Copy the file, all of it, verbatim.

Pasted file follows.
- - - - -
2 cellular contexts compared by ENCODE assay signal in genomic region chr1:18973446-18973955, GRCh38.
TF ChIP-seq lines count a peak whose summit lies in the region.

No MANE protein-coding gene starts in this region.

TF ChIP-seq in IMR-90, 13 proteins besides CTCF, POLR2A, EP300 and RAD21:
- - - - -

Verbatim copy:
2 cellular contexts compared by ENCODE assay signal in genomic region chr1:18973446-18973955, GRCh38.
TF ChIP-seq lines count a peak whose summit lies in the region.

No MANE protein-coding gene starts in this region.

TF ChIP-seq in IMR-90, 13 proteins besides CTCF, POLR2A, EP300 and RAD21: